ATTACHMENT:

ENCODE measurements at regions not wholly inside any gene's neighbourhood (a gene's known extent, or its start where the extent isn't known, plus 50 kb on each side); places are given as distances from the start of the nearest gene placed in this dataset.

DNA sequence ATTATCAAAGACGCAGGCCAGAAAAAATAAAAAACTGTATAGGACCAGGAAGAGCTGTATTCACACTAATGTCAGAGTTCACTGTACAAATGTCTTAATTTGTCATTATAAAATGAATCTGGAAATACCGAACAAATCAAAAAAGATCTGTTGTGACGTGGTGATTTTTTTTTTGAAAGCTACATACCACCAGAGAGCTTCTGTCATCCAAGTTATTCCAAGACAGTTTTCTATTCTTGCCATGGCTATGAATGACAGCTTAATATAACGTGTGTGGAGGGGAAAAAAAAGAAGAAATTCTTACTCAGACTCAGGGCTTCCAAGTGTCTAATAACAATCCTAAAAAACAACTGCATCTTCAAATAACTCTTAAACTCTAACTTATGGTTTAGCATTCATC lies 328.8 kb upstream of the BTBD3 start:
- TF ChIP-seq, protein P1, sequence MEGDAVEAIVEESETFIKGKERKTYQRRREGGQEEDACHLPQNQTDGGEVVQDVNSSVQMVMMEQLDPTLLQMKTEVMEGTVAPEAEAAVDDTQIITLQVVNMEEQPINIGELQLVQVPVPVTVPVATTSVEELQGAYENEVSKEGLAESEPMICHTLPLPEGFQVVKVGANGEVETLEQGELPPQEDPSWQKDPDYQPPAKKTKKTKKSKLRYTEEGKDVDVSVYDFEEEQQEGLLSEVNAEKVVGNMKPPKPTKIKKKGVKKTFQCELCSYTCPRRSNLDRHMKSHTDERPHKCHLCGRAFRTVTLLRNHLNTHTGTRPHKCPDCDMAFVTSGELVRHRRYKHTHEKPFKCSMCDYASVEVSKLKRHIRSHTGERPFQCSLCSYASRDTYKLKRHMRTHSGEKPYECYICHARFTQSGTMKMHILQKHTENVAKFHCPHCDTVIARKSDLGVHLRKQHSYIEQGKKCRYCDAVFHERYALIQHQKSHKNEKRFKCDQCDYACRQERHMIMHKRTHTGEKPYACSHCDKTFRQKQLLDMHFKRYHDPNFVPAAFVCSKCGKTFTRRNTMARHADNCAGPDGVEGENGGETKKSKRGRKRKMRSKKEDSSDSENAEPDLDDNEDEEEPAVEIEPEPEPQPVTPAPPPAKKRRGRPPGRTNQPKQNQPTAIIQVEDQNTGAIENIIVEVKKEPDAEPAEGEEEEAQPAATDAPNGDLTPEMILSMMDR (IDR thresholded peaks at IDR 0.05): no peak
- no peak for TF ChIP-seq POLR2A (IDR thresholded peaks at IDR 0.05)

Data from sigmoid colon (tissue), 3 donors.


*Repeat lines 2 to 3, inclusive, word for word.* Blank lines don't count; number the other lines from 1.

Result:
DNA sequence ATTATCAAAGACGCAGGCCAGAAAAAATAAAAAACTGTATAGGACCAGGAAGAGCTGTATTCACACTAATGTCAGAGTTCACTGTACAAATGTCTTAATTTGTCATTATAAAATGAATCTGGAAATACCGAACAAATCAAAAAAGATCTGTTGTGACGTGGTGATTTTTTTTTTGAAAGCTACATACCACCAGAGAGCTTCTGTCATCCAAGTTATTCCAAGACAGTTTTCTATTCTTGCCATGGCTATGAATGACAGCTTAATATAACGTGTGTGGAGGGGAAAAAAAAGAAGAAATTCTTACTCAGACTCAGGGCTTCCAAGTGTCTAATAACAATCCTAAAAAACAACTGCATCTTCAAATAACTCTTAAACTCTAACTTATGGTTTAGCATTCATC lies 328.8 kb upstream of the BTBD3 start:
- TF ChIP-seq, protein P1, sequence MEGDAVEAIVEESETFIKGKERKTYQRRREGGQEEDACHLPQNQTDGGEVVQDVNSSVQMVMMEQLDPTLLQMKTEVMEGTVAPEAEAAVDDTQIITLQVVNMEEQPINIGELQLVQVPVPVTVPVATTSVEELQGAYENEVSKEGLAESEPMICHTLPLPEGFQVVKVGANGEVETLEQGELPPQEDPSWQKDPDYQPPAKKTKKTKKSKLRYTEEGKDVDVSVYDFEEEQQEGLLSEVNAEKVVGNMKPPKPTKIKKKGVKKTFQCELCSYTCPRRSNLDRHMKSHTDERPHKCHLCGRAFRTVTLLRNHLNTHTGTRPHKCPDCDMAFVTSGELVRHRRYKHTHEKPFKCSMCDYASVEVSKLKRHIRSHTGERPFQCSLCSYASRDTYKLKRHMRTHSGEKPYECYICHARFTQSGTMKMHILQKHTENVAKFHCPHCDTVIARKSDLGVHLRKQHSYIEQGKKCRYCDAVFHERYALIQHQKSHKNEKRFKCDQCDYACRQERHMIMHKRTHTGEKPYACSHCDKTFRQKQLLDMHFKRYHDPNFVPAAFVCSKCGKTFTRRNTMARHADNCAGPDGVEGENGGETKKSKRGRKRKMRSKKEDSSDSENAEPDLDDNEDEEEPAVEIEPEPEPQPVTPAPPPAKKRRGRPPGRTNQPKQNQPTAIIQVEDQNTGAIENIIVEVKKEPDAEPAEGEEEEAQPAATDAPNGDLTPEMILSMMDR (IDR thresholded peaks at IDR 0.05): no peak